REVIEW: From Afar

12 06 2016

From Afar Desde Alla poster“How could he?” It’s telling that, in a post-screening talkback, writer/director Lorenzo Vigas asked this question of the final turn in his film rather than a more neutrally-worded variation like, “Why did he?” His “From Afar” (“Desde Alla”) is among the breed of film that constantly invites us to project our judgments onto the characters while somehow withholding it internally.

The Venezuelan protagonist, Alfredo Castro’s enigmatic Armando, is among the blandest and most wishy-washy middle-aged men to (dis)grace the screen. His closet seemingly holds only a single pattern of button-down shirt. He carries around resentment from past familial trauma, though it never really manifests in any kind of affect. He lacks social ties of any kind. He even denies himself sexual intimacy, choosing to pay to pleasure himself while looking at younger naked men … from afar.

This colorless existence begins to change when one such boy for hire, Luis Silva’s Elder, violently rebels against his objectification. He punches Armando in the face and steals a few trinkets on the way out the door. For most people, this would serve as a warning sign to back off and leave the person well enough alone. Not Armando.

In fact, the attack draws him in all the more to this ruffian. With a “Vertigo“-like voyeurism, Armando begins to tail Elder so that the two of them can strike up some kind of relationship. It’s not romantic, not physical, not paternal – just some weird variation of companionate. Elder, once he gets over his instinctual homophobia, proves all too happy to indulge the bizarre desires of his older suitor if it means free food that he can slovenly slurp up.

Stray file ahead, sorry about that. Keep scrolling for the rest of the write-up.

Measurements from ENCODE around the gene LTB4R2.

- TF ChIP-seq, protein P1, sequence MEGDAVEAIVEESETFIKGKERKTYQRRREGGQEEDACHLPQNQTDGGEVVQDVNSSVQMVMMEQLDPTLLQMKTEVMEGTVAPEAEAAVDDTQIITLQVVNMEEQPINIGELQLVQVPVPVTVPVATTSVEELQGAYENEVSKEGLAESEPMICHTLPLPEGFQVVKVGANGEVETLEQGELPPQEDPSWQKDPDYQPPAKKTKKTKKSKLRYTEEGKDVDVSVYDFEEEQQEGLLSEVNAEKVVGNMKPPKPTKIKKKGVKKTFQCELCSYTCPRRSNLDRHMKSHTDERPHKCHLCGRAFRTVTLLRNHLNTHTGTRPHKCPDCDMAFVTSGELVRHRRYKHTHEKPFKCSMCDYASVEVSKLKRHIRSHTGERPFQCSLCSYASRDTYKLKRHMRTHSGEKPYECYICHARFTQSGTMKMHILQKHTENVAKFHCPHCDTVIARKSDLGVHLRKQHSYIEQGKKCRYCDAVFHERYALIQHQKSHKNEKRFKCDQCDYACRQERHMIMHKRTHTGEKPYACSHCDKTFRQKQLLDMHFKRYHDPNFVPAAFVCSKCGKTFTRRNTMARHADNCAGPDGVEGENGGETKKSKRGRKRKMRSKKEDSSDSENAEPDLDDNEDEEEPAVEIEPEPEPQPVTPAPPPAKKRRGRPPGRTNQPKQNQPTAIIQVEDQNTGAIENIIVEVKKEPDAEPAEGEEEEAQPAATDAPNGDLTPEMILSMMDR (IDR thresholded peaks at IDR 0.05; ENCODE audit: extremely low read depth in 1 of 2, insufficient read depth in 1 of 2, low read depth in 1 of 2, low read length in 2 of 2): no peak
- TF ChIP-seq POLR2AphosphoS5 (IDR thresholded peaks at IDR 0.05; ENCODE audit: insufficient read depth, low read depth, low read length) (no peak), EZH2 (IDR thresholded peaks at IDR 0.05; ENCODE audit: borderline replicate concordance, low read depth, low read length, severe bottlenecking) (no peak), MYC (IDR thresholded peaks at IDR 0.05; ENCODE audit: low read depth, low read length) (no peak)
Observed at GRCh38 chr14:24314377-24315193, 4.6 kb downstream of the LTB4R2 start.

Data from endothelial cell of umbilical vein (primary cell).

Luis Silva Alfredo Castro Desde Alla

“From Afar” begins to play out like a series of foils – repressed desires manifesting in middle-aged impotence against hyped-up bravado fueling a teenage virility, for example. Reluctant desirer against willing object. These roles mostly derive from their paternal-filial dynamic, though things take a darker turn when that bond starts taking on a sexual charge.

The shifting sands of the film come as quite a surprise given that Vigas resolutely underplays larger thematic significance. His aesthetic focuses on the fine details of any given setting, accompanied by mundane source sounds. Planes of the frame are often left out of focus. It’s just these characters, this odd relationship, this tense transformation – and us watching it all unfold, only slightly less capable than anyone in the film from stopping the inexorable explosion. B+3stars

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